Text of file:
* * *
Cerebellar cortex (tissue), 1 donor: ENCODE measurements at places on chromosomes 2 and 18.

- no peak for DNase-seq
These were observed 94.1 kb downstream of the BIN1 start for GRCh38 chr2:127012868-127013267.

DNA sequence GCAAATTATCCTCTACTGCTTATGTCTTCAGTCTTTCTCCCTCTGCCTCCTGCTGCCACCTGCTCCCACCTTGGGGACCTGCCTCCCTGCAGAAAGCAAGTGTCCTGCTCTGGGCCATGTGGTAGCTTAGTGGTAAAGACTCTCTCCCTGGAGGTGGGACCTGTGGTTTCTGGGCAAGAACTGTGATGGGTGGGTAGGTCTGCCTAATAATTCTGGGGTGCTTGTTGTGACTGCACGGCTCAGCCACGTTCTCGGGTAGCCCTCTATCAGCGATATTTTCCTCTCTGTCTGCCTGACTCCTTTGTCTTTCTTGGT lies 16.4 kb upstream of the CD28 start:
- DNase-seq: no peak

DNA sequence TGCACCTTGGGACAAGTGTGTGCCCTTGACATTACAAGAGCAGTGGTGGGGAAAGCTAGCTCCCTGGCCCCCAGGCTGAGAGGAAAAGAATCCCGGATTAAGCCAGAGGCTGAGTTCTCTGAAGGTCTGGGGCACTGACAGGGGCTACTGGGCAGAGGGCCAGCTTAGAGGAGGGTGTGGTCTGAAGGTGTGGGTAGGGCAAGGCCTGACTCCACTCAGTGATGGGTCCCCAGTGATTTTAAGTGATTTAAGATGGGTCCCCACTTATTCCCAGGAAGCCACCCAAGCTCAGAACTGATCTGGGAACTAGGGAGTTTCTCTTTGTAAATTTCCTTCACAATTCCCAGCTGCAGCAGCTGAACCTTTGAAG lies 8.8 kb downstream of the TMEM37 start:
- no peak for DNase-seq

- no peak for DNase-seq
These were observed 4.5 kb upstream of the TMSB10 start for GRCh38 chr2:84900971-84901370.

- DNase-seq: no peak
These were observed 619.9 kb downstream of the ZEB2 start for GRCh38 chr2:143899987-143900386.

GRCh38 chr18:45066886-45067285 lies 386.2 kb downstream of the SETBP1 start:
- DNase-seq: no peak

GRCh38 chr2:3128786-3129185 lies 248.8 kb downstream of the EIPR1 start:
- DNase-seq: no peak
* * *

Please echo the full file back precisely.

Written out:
Cerebellar cortex (tissue), 1 donor: ENCODE measurements at places on chromosomes 2 and 18.

- no peak for DNase-seq
These were observed 94.1 kb downstream of the BIN1 start for GRCh38 chr2:127012868-127013267.

DNA sequence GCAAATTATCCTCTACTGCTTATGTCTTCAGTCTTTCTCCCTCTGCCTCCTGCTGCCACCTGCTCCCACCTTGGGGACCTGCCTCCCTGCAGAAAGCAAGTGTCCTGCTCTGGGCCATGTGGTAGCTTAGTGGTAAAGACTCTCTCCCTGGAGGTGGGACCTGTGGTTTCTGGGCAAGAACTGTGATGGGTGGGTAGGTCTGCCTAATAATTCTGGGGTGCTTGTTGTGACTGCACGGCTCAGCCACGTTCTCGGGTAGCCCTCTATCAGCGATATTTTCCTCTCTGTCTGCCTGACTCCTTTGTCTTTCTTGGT lies 16.4 kb upstream of the CD28 start:
- DNase-seq: no peak

DNA sequence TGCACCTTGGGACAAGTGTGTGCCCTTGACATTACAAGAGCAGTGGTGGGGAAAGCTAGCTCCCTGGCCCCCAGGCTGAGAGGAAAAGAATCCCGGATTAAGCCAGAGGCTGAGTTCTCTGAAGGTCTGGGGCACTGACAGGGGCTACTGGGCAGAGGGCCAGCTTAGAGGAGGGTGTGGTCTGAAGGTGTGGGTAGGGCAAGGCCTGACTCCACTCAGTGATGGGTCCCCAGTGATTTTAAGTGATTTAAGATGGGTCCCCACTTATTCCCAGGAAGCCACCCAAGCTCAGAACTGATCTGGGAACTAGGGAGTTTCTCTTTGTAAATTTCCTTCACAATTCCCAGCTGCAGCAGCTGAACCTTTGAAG lies 8.8 kb downstream of the TMEM37 start:
- no peak for DNase-seq

- no peak for DNase-seq
These were observed 4.5 kb upstream of the TMSB10 start for GRCh38 chr2:84900971-84901370.

- DNase-seq: no peak
These were observed 619.9 kb downstream of the ZEB2 start for GRCh38 chr2:143899987-143900386.

GRCh38 chr18:45066886-45067285 lies 386.2 kb downstream of the SETBP1 start:
- DNase-seq: no peak

GRCh38 chr2:3128786-3129185 lies 248.8 kb downstream of the EIPR1 start:
- DNase-seq: no peak